Mobile Phones and Driving

A substantial body of research shows that using a hand-held or hands-free mobile phone while driving is a significant distraction, and substantially increases the risk of the driver crashing.

Drivers who use a mobile phone, whether hand-held or hands-free:

  • are much less aware of what's happening on the road around them
  • fail to see road signs
  • fail to maintain proper lane position and steady speed
  • are more likely to 'tailgate' the vehicle in front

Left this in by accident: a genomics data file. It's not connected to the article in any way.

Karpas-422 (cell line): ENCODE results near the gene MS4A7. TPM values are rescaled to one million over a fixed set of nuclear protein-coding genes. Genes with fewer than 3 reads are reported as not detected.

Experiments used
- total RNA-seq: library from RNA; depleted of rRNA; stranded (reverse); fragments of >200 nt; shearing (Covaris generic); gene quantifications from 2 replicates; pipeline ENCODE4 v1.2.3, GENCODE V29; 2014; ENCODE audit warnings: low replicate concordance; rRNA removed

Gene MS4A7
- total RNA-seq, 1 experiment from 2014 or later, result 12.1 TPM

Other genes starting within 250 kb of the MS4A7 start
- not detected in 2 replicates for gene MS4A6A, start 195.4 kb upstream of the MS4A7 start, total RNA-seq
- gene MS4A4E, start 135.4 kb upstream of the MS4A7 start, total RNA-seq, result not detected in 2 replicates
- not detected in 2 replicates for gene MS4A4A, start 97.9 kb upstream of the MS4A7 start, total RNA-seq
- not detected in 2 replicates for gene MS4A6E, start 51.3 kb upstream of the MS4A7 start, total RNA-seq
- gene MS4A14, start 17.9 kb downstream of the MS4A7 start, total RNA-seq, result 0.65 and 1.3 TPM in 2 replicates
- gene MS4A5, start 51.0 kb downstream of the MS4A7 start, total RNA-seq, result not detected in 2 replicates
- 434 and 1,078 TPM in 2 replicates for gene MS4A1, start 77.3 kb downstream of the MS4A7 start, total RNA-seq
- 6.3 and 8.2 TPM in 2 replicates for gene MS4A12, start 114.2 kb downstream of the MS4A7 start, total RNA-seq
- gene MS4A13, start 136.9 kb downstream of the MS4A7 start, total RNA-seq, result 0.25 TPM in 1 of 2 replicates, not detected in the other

• react more slowly, take longer to brake and longer to stop
  • are more likely to enter unsafe gaps in traffic
  • feel more stressed and frustrated.

They are also four times more likely to crash, injuring or killing themselves and other people.

Using a hands-free phone while driving does not significantly reduce the risks because the problems are caused mainly by the mental distraction and divided attention of taking part in a phone conversation at the same time as driving. Our Mobile Phones and Driving Factsheet outlines the law relating to the use of mobile phones in a vehicle, concerns around the use of both hands-held and hands-free mobile phones while driving and issues around mobile phones that employers are advised to consider.


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